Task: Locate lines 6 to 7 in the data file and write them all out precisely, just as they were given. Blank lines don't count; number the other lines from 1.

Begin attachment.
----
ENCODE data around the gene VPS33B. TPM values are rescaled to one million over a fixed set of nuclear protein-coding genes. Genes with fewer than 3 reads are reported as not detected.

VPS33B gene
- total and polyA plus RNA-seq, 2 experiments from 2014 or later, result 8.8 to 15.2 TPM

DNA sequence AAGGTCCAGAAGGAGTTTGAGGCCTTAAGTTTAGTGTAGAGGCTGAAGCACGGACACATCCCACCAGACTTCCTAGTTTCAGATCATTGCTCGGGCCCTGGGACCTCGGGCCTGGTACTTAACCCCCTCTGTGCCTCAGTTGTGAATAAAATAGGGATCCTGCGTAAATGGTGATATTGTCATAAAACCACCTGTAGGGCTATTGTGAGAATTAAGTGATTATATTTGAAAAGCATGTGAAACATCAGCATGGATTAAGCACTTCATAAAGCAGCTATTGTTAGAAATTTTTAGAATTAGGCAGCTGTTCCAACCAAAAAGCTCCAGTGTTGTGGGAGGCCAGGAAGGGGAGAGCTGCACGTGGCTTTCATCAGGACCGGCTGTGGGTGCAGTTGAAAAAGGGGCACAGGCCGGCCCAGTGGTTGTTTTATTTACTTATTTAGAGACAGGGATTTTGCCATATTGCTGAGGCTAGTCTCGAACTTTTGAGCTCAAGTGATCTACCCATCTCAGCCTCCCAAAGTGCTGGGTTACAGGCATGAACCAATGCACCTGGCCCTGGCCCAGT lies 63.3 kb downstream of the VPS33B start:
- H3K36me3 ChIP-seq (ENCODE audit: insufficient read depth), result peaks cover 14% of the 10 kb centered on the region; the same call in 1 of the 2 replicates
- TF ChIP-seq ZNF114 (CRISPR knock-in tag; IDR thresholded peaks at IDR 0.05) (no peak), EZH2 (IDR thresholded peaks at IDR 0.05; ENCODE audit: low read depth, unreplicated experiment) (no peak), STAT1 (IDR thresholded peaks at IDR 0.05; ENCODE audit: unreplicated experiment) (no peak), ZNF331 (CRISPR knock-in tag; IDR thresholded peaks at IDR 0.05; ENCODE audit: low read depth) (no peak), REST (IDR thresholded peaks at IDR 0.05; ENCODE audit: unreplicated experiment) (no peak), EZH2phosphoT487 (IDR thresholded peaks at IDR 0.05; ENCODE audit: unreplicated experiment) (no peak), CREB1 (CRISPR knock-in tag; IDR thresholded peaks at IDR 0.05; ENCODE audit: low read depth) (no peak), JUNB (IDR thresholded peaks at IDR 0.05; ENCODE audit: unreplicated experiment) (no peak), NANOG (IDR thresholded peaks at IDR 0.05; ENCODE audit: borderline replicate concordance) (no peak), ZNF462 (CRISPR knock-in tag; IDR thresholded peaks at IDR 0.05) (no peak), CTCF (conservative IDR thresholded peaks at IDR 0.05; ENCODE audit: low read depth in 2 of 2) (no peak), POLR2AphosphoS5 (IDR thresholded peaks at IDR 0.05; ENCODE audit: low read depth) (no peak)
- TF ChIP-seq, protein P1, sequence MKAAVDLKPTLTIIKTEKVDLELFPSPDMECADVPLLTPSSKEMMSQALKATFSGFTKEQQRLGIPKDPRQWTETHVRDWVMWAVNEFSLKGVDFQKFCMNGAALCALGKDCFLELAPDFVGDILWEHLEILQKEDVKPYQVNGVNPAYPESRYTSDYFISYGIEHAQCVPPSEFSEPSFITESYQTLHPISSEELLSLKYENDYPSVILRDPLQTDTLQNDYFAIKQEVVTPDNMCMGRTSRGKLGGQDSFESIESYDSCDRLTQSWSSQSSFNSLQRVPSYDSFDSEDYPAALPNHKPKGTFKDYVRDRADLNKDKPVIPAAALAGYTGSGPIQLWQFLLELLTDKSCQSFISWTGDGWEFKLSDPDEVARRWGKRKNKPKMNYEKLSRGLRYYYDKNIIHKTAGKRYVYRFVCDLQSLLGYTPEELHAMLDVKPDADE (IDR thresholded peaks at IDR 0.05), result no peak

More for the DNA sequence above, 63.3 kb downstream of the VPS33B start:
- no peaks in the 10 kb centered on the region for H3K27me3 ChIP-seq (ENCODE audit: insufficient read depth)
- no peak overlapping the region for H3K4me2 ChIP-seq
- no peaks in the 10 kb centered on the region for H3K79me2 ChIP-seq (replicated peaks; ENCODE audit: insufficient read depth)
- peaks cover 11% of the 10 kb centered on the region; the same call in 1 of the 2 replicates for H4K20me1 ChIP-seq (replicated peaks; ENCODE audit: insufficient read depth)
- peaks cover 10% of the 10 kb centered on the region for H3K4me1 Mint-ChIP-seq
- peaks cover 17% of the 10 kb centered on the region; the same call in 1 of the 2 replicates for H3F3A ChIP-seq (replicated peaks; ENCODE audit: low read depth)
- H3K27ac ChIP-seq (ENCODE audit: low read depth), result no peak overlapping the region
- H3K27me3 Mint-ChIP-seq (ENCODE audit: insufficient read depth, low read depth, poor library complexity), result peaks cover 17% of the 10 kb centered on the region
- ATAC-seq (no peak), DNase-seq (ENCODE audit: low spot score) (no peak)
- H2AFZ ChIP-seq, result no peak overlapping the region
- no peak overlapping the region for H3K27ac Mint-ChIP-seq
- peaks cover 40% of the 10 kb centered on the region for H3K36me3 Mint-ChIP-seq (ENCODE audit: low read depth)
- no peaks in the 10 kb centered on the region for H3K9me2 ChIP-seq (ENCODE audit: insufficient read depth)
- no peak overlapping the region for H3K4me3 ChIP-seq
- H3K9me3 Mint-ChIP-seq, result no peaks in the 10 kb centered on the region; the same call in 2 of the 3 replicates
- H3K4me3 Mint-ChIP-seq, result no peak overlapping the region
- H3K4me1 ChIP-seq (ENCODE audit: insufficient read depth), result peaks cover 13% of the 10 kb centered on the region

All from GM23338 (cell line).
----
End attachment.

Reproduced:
- TF ChIP-seq ZNF114 (CRISPR knock-in tag; IDR thresholded peaks at IDR 0.05) (no peak), EZH2 (IDR thresholded peaks at IDR 0.05; ENCODE audit: low read depth, unreplicated experiment) (no peak), STAT1 (IDR thresholded peaks at IDR 0.05; ENCODE audit: unreplicated experiment) (no peak), ZNF331 (CRISPR knock-in tag; IDR thresholded peaks at IDR 0.05; ENCODE audit: low read depth) (no peak), REST (IDR thresholded peaks at IDR 0.05; ENCODE audit: unreplicated experiment) (no peak), EZH2phosphoT487 (IDR thresholded peaks at IDR 0.05; ENCODE audit: unreplicated experiment) (no peak), CREB1 (CRISPR knock-in tag; IDR thresholded peaks at IDR 0.05; ENCODE audit: low read depth) (no peak), JUNB (IDR thresholded peaks at IDR 0.05; ENCODE audit: unreplicated experiment) (no peak), NANOG (IDR thresholded peaks at IDR 0.05; ENCODE audit: borderline replicate concordance) (no peak), ZNF462 (CRISPR knock-in tag; IDR thresholded peaks at IDR 0.05) (no peak), CTCF (conservative IDR thresholded peaks at IDR 0.05; ENCODE audit: low read depth in 2 of 2) (no peak), POLR2AphosphoS5 (IDR thresholded peaks at IDR 0.05; ENCODE audit: low read depth) (no peak)
- TF ChIP-seq, protein P1, sequence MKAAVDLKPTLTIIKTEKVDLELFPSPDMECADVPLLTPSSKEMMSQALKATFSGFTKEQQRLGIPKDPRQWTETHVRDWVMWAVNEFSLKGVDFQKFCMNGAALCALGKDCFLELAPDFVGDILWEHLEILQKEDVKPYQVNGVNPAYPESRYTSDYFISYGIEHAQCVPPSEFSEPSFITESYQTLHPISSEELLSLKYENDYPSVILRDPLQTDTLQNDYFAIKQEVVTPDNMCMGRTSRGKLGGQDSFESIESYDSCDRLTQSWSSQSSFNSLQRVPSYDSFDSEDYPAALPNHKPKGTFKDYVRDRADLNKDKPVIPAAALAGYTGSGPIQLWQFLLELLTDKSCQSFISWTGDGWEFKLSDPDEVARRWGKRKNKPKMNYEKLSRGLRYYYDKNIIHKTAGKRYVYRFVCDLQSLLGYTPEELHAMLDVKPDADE (IDR thresholded peaks at IDR 0.05), result no peak